Miriam’s Mistake and Ahavas Yisrael

Miriam’s Mistake and Ahavas Yisrael

By Family Lesson a Day | Based on The SH Yomi Calendar No Comments
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  • January 23, 2019

Preface: Positive Commandments

Among the 613 mitzvos is the command,“Remember what Hashem, your G-d, did to Miriam on the way when you left Egypt.” Miriam was stricken with tzara’as after she criticized her brother, Moshe Rabbeinu, in a private conversation with her brother Aharon HaKohen. She criticized Moshe because she misjudged him; she did not realize that because Moshe’s level of prophecy was greater than that of any prophet who ever lived, he needed to live a dif­ferent kind of life. By misjudging him, she was guilty of speaking lashon hara.

When discussing the mitzvah to remember this incident, Ramban writes:

The Torah commands that we remember the great punishment that Hashem brought upon the righteous prophetess [Miriam], who spoke only against her brother, with whom she did kindness and whom she loved like her own self; and she did not speak in his presence, which would have embarrassed him, nor she did she speak about him in public. She spoke only between herself and her holy brother [Aharon] in private, yet all her good deeds did not help her [to escape punishment for speaking lashon hara]. So too, you will not escape punishment if you speak to your brother against your fellow Jew.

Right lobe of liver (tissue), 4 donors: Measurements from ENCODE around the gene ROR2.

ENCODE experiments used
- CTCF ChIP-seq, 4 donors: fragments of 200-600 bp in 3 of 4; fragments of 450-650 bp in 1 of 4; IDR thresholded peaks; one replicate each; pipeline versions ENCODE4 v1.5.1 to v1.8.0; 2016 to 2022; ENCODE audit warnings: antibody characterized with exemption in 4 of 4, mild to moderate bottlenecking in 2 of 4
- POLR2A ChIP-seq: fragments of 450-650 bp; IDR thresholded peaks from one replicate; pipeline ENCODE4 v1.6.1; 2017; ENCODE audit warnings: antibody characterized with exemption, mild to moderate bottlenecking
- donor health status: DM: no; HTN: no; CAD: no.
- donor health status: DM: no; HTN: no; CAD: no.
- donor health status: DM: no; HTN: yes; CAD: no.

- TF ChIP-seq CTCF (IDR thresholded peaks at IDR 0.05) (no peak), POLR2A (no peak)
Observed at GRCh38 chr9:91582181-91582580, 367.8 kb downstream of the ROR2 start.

The mitzvah of “Love your fellow as yourself,” is “the great rule of the Torah,” as the Tanna R’ Akiva said. Sefer HaChinuch calls this “the mitzvah of ahavas Yisrael.”

In the Chofetz Chaim’s words:

We are commanded to be concerned for someone else’s money as we would be for our own; to be concerned for his honor and to speak his praises the same way that we are concerned for our own honor.
When someone speaks lashon hara or rechilus about his fellow Jew, or accepts lashon hara or rechilus — even if the information is true — he shows clearly that he does not love him at all. Surely, he has not fulfilled the requirement of this verse [meaning, to love the person like one’s own self].

The Chofetz Chaim makes a powerful point. No one is perfect; we all have faults. Yet no one wants others to know about his faults in the slightest way. If someone were to discover one of my faults and tell someone else about it, I would be thinking, “Oh, how I hope that he won’t believe what was said about me!”

Yet, this fault that I want so badly to keep a secret is only a fraction of all the faults I possess. It is only because I care about myself so much that I don’t want anyone to think of me in a bad light.

This is the way we have to think when it comes to another person’s honor. We must protect his dignity and make no mention of his faults.


We must learn a lesson from Miriam’s mistake.
When we speak lashon hara, we transgress the mitzvah of ahavas Yisrael.

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